Photo by Stefan Radtke
In 1985, after intense disagreement with his business partners, Barry Schwartz sold his shares in Bryce Audio, the consumer electronics store in Manhattan that his father founded. “My partners were idiots,” he says. “It’s hard to soar with eagles when you’re working with turkeys.” The store closed three years later.
For his next business venture, Schwartz made sure to partner with someone he trusted and respected: his wife, Linda.
It’s been a good match. The couple has owned Try and Buy Toy Stores in Pleasantville since 1993. “We knew we could work together,” Linda says. “We complement each other. I’m detail-oriented and sales-oriented. He’s financially geared.” Says Barry: “She hires people; I fire people.”
They became friends after meeting at a trade show in 1979, where Barry was representing Bryce and Linda was Sony’s third-ever female sales representative. They started dating after Linda took over as “unofficial sales rep” for Bryce, and the two married in 1981.
They moved to Westchester in 1983. Barry worked for a construction firm (post-Bryce), and Linda taught art classes in their house in Briarcliff Manor. But they wanted to buy a business, and eventually decided on a toy store. So, when they saw a PennySaver advertisement for Try and Buy Toy Stores in Katonah in 1993, they jumped at the opportunity, though they really had their eye on a second Try and Buy in Pleasantville. The owner quickly sold them that location as well. “We built the business on sweat equity,” Barry says, adding, ”It takes a long time to build a business, but just moments to destroy it.” Linda says, “Relationships can be like that, too. That’s why you have to work on it all the time.”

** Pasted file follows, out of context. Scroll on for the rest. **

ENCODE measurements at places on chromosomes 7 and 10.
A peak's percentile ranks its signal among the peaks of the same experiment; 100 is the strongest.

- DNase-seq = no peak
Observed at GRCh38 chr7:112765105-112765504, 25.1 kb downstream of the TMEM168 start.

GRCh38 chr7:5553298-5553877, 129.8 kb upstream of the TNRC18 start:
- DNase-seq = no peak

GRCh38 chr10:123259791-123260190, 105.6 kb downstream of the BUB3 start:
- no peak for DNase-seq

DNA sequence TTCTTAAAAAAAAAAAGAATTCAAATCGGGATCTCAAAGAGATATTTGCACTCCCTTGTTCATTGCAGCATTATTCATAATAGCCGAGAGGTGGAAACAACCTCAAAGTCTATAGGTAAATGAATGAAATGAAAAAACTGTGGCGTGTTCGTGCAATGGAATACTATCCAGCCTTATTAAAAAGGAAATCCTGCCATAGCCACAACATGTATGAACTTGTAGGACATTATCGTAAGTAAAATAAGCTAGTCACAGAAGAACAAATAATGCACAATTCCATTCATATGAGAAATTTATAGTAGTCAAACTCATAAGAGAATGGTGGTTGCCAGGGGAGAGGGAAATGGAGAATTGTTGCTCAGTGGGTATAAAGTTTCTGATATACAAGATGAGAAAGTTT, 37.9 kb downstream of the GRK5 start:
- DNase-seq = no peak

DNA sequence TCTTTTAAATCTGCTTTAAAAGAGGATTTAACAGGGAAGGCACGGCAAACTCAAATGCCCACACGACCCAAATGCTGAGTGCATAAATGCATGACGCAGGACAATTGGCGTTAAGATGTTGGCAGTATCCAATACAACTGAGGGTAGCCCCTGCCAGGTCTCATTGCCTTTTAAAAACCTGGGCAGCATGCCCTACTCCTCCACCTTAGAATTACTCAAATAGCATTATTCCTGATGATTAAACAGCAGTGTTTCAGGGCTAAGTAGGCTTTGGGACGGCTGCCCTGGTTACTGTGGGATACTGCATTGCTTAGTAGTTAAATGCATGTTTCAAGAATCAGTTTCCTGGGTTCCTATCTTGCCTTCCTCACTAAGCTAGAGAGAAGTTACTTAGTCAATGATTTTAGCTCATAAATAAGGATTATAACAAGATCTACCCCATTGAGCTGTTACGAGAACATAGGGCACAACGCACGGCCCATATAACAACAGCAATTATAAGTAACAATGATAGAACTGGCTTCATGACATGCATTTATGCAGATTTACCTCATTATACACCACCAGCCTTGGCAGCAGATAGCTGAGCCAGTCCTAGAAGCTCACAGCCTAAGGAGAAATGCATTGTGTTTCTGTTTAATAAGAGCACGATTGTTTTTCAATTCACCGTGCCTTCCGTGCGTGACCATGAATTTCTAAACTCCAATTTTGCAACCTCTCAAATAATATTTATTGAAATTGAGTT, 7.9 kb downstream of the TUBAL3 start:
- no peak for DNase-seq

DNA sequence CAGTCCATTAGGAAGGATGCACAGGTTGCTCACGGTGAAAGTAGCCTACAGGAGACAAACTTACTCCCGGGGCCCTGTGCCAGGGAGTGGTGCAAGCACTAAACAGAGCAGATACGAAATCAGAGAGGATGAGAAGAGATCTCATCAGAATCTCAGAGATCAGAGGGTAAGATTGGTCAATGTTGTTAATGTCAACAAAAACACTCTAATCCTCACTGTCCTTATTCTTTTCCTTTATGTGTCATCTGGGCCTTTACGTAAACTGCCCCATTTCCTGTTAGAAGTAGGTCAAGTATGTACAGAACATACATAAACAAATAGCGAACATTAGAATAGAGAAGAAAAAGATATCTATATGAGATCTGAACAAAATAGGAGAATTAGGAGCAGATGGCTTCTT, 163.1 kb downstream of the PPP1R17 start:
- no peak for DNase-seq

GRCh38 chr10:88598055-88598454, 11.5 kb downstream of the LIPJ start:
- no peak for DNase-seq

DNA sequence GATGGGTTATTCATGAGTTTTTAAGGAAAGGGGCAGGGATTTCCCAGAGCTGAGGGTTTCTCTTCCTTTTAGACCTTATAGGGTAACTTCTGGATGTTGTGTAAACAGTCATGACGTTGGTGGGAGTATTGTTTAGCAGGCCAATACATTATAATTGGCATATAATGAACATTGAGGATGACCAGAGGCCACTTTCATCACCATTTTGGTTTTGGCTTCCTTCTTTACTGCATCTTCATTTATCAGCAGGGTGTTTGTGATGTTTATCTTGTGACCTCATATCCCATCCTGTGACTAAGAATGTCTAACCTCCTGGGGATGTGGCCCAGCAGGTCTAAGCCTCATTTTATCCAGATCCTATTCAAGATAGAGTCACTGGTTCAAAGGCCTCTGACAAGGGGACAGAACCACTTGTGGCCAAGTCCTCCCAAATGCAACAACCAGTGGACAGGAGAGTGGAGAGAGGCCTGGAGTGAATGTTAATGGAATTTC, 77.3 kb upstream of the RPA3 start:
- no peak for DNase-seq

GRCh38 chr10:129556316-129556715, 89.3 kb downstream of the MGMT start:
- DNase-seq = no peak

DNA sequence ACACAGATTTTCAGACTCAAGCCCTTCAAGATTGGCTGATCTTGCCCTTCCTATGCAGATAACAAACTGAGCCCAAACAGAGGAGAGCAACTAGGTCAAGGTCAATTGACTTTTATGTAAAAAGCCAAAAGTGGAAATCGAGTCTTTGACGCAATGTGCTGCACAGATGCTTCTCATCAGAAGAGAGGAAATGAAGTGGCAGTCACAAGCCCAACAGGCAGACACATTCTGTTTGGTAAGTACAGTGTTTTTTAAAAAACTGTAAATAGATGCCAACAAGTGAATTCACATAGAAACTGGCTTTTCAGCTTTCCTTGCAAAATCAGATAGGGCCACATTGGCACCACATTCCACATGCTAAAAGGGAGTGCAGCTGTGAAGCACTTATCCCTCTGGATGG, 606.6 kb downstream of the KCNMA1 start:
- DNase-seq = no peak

In 1996, the couple expanded Try and Buy to Bronxville. In 2004, they opened a hospital gift shop at Westchester Medical Center and added an ambitious e-commerce site, each of which they say was “a disaster.” They are now down to one store in Pleasantville and a significantly pared-down website. “It used to be you’d be competing with the store down the street,” Barry says. “Now, we’re competing with everyone in the world—big-box stores, Internet shopping, wholesalers.”